Houston, we have a problem
Whatever endless fascination we once had with outer space has evaporated in a hail of plasma-rifle blasts and alien battle cruisers. Where kids once revered names such as Alan Shepard, John Glenn and Neil Armstrong, these days "Samus Aran" and "Master Chief" will get a bigger schoolyard response.
The final frontier has slipped from humankind's destiny to the generic background for countless video games.
"SpaceStationSim" illustrates the challenge of selling space to a generation raised on technological gee whiz. A good-natured Sims in Space, this game lets you manage the construction and operation of an international space station. From hiring astronauts to launching payloads of equipment into orbit, the title balances realism with a bit of fun. Keeping oxygen levels up while reducing carbon dioxide and boredom, the player carefully metes tasks to astronauts staffing the station. At mission control, it pays to keep an eye on Earthly budgets and stick to planning for that next launch of supplies.
Using pieces and parts from American, Canadian, Japanese and Russian space agencies, players cobble together something that looks vaguely like a real international spacecraft. Different components serve different functions - such as science, support or habitation - and plug into the flying conglomeration like Legos. Cutaway views provide a peek into the extraterrestrial life of the space-station crew as they go about the tasks of turning equipment on and off, managing experiments, practicing orbital docking and fixing equipment that always seems to be going on the fritz.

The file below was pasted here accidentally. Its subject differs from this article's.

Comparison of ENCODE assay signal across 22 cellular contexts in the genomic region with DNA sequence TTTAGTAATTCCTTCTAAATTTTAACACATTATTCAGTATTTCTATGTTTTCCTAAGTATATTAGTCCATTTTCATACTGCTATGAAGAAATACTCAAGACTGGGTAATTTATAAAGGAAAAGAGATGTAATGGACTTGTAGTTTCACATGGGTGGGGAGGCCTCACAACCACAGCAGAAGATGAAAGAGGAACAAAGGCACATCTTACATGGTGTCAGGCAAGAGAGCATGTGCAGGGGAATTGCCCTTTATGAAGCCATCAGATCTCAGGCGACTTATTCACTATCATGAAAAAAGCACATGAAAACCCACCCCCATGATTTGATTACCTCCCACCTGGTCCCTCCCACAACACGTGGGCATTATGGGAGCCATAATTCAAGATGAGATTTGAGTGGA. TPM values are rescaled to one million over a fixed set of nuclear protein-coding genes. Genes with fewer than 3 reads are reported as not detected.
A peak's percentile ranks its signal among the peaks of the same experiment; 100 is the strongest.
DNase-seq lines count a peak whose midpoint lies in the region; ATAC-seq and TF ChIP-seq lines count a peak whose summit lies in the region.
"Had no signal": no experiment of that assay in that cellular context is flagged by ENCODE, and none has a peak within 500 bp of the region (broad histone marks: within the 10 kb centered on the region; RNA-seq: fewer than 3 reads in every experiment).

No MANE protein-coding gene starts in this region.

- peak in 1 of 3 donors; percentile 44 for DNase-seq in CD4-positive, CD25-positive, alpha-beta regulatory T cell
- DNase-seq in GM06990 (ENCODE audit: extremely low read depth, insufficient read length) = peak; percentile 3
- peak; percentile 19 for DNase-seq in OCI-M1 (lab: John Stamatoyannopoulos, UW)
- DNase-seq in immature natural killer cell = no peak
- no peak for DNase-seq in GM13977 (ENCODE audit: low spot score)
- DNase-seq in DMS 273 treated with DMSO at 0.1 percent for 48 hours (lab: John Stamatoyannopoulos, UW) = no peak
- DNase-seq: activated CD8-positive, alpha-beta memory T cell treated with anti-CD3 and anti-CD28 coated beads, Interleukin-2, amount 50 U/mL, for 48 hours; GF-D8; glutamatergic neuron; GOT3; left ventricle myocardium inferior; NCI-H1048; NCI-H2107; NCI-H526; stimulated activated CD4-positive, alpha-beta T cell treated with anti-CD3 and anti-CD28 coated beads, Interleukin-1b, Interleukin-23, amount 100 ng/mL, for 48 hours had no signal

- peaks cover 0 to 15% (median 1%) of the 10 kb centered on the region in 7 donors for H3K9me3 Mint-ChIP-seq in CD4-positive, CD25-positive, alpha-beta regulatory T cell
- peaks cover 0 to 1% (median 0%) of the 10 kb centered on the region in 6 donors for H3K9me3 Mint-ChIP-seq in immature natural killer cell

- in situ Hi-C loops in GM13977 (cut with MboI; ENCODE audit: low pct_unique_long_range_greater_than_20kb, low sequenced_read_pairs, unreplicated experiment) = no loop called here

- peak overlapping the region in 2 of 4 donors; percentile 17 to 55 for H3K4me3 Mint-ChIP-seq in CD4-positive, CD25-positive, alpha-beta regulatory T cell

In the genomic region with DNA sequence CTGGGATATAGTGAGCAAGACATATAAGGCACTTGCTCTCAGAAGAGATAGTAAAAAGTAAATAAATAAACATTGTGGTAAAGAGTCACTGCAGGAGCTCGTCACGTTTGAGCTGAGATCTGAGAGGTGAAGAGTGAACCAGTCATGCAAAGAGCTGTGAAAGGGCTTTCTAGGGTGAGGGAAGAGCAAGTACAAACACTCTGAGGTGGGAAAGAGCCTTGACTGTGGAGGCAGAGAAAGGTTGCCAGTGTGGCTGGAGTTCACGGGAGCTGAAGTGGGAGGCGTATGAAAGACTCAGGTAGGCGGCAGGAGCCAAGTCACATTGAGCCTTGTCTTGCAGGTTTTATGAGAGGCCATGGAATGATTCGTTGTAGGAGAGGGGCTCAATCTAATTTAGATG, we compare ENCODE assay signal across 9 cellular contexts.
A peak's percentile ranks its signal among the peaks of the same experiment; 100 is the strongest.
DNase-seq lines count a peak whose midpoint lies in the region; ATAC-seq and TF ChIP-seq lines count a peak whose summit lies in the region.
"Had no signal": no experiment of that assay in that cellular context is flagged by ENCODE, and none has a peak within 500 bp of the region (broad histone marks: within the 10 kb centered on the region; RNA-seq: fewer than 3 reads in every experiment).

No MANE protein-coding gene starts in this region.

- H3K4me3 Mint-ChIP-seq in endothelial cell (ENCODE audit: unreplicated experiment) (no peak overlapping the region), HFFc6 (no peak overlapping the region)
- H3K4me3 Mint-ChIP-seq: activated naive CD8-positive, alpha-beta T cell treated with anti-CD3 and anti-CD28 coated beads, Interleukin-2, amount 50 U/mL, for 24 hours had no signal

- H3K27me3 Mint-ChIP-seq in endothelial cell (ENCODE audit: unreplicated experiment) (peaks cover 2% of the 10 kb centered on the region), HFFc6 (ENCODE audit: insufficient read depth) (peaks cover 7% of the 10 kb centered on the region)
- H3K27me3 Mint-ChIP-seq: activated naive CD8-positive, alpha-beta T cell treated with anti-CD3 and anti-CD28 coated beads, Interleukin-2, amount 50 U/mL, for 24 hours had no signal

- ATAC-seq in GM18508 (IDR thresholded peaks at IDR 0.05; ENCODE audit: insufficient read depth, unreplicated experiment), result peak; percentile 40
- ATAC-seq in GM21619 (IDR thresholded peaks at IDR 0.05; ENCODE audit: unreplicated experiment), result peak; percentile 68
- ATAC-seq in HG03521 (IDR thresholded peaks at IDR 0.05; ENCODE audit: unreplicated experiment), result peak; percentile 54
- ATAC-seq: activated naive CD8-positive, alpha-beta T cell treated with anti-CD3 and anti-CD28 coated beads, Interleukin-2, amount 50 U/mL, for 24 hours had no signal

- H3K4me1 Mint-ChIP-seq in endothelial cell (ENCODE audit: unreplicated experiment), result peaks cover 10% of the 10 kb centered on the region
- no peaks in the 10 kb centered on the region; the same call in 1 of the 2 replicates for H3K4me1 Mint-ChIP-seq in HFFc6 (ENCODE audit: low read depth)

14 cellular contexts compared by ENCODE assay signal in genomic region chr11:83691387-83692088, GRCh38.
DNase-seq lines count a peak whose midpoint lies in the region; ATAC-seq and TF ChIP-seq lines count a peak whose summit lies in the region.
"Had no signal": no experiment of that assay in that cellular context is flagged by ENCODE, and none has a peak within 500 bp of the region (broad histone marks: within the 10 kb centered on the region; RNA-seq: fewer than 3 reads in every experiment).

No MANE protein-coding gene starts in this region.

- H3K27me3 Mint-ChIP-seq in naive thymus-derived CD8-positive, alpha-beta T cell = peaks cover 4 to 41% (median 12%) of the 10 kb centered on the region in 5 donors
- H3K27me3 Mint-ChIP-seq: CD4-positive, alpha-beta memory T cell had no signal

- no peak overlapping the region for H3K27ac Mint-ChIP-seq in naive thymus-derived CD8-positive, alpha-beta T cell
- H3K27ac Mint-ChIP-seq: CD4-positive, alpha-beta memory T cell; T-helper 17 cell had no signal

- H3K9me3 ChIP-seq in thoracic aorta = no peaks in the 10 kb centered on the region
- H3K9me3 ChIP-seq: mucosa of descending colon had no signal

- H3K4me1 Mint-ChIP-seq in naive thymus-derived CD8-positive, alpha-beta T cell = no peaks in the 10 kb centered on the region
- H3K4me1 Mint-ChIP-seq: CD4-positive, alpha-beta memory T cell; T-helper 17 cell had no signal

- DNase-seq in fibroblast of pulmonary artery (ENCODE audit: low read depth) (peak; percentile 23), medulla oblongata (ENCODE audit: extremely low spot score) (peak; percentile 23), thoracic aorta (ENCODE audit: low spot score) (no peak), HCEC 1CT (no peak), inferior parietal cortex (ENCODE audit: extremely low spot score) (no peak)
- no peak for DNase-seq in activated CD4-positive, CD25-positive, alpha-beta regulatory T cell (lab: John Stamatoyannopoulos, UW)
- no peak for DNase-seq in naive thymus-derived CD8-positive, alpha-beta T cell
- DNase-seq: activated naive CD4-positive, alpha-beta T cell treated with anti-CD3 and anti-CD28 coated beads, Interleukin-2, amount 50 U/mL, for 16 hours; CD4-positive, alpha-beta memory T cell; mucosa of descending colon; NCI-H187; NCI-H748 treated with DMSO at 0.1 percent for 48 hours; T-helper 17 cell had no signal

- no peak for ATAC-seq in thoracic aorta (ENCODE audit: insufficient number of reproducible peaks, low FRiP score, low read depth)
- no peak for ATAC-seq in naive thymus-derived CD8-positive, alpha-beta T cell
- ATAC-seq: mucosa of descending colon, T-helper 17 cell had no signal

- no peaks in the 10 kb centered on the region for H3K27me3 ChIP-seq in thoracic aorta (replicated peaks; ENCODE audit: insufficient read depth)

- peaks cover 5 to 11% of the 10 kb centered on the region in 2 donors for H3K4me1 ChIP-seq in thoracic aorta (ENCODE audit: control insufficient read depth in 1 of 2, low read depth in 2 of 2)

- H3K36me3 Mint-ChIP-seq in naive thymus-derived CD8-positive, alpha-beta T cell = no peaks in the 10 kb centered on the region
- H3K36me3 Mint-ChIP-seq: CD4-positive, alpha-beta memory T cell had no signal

Developed in collaboration with NASA, the simulation does what it can to make soaring into the stars - or at least spinning around Earth in orbit - amusing. The trouble is, other than some comic bits like the sudden arrival of a space tourist in a Hawaiian shirt, the game emphasizes how much more fun it would be if you could shoot something. Little green men from Mars might not fit the facts of space science, but they do add drama to floating around in zero gravity.
Sadly, shooting is inherently more fun than balancing the delicate ecosystem of a cramped space station. All the big-budget money that goes into producing something like "Halo 3" helps the "Halo" universe look that much cooler than real life. The problem with a game like "SSS" isn't that it strives to put some educational meat on its bones. It's that no one has invested the kind of money it takes to make simulating life in space high-enough fidelity to compete with what gamers have come to expect from games set in space.
In this way, "SSS" suffers the same fate as many "serious games." Because money in the games industry goes toward fantasy, fantasy, rather than reality, seems like the only thing that can succeed.
Who's It For: With a heavy emphasis on realism, you ought to have a keen interest in space before blasting off with this title.
If You Like This, Try That: When space simulation turns into a grind, why not try "Space Colony?" More science fiction than science fact, this management game lets you build and run an off-world space community - complete with misfits, troublemakers and space creatures.
Best Part: This game answers the age-old astronaut question: How do you go to the bathroom in space? The answer: In the bathroom.
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